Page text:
Thursday, May 31, 2012

Spelling Bee and Scrabble Champions

Today is the climax of the national spelling bee.  The field has been cut to fifty and the competition is heating up.  But what should we think of the winner?  If you win the Boston marathon or the Olympic 100 meter dash, you could rightly be called the world's fastest person.  If you win boxing's heavyweight belt or the mixed martial arts championship, you may lay claim to being the world's toughest person.  But what should we think of the champion speller? 

Surely, not the world's smartest.  The word smart is multifaceted and it seems odd that any of them would be well-measured by one's knowledge of spelling.  Not most well-read.  Now, there is clearly a correlation between the amount of reading one does and the strength of one's vocabulary.  Knowing the spellings of a wide range of words would be one way to assess one's vocabulary and thereby indirectly how well-read.  But these spellers prepare for this competition.  They train, not by reading widely, but by learning and drilling words and roots.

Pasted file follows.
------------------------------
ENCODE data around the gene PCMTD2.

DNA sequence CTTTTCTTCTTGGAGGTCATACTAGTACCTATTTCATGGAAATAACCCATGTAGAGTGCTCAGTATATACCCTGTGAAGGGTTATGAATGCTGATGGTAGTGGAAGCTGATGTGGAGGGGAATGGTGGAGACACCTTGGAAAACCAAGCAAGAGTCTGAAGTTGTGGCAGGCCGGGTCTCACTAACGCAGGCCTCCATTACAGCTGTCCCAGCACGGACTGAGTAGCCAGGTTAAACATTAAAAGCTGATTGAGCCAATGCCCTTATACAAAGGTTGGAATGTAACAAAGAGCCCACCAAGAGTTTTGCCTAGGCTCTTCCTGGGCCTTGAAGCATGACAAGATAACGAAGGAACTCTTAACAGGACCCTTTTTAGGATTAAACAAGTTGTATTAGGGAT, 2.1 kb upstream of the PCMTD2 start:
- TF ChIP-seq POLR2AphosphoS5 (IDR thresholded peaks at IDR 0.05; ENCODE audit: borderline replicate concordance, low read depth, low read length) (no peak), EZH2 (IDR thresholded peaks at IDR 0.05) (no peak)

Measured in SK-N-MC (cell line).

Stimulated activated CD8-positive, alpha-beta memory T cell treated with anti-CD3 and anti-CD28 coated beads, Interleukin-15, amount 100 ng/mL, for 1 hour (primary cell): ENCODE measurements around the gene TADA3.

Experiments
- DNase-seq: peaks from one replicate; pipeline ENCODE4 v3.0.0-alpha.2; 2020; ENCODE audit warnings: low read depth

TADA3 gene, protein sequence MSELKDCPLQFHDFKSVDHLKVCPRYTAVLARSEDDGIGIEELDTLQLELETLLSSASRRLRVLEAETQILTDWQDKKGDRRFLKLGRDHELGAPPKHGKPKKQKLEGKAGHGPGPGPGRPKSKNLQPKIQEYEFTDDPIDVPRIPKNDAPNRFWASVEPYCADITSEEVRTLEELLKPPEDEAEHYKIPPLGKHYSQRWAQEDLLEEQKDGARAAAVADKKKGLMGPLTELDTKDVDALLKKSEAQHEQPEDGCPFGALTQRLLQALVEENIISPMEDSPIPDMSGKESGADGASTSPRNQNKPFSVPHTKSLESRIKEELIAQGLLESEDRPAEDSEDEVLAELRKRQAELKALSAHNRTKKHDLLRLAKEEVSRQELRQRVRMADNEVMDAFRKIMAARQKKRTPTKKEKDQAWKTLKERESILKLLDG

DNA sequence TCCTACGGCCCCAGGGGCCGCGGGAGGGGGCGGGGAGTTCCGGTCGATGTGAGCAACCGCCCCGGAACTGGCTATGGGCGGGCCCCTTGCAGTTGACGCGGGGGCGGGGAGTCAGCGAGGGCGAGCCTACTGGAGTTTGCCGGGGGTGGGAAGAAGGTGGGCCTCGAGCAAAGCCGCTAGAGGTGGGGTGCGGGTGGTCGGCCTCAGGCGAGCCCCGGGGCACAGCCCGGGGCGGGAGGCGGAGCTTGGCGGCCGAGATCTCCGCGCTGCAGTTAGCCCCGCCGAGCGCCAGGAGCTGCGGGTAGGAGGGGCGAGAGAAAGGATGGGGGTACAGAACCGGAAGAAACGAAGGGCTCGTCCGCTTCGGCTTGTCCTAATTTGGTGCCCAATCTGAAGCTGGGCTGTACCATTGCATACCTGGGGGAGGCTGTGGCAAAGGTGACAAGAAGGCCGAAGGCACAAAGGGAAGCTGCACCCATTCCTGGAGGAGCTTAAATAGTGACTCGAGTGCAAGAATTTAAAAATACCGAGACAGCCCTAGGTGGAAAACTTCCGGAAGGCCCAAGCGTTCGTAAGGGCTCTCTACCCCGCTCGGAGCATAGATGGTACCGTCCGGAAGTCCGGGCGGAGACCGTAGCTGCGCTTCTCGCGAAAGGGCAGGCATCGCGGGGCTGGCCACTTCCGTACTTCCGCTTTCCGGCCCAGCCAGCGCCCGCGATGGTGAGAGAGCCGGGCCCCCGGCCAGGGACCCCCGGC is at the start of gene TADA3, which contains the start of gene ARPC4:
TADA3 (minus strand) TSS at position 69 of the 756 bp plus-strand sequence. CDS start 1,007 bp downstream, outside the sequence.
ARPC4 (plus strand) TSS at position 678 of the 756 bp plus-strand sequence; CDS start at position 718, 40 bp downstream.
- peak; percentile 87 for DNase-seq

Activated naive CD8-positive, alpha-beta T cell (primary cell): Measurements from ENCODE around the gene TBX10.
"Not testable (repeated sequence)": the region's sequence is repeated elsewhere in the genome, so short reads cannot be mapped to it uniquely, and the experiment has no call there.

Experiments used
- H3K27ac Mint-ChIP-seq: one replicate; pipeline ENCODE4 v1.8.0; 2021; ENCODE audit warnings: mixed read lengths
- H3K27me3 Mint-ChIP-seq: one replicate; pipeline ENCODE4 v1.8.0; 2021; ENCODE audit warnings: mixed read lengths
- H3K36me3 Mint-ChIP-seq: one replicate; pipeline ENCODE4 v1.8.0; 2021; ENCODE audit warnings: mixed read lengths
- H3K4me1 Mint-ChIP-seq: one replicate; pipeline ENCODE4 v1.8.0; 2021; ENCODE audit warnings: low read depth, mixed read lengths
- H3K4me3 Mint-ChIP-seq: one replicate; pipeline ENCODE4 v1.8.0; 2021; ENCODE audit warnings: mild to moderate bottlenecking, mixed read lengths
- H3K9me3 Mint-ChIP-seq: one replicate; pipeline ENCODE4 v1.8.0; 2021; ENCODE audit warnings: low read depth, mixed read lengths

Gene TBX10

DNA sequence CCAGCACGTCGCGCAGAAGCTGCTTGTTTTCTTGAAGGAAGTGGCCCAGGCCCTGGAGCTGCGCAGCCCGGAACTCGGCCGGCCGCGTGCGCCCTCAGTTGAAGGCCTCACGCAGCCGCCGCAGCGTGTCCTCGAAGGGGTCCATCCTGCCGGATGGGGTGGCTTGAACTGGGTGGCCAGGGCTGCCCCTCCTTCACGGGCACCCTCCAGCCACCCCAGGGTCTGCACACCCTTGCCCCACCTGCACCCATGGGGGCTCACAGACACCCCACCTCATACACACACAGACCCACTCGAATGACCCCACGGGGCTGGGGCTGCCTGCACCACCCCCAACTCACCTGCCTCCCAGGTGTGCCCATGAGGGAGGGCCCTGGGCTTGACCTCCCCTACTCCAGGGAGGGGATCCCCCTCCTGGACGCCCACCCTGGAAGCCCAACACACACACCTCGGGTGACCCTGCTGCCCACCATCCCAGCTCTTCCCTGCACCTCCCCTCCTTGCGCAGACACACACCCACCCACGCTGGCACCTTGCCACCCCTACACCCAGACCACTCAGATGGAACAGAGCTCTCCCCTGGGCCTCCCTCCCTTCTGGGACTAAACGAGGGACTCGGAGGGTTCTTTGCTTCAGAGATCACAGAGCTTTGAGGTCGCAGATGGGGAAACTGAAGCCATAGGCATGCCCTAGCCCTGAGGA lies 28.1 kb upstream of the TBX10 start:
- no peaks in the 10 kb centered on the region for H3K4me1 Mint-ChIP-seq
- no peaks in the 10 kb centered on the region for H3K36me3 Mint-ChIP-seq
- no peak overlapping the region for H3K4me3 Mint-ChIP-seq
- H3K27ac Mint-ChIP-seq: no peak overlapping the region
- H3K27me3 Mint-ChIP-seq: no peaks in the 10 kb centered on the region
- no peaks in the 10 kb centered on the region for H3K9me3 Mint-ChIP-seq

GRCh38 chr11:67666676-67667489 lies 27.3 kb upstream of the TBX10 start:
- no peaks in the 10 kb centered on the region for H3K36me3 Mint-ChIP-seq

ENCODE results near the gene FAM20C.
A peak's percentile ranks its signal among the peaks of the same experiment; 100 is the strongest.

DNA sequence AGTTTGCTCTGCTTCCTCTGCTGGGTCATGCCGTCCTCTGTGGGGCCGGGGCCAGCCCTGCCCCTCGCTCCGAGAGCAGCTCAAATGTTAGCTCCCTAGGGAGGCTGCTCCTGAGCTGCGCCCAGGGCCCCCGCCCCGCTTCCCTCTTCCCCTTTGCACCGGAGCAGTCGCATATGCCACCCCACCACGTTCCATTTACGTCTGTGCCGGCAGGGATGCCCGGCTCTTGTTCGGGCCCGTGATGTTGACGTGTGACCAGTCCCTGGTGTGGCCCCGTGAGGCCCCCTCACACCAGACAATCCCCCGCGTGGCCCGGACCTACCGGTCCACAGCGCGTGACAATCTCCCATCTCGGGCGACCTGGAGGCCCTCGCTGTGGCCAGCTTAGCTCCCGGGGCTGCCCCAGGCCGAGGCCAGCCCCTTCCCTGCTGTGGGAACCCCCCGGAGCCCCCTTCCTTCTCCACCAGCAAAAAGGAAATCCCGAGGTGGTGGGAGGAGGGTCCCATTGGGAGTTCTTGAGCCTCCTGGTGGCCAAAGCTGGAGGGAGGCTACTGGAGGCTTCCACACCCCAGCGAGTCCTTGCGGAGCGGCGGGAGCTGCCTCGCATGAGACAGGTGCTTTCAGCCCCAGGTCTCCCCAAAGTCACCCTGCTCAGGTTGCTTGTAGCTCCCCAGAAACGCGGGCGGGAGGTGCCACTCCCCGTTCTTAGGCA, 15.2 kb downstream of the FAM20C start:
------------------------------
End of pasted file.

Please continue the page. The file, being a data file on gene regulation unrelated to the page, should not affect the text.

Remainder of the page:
It's not entirely dissimilar from the case of Panupol Sujjayakorn, the non-English speaking competitive Scrabble champion of the world.  He is from Thailand and memorized legal strings of letters, but does not speak English.  He is the greatest living player of the game Scrabble, but it seems that part of the fun of the game is the gestalt switch, seeing really cool words pop out of a random array of letter tiles.  If those words are not part of your spoken language, some sense of the game seems to be lost.

So, we should celebrate the young person who wins the national spelling bee tonight, but, I wonder, for what?  What does this victory signify?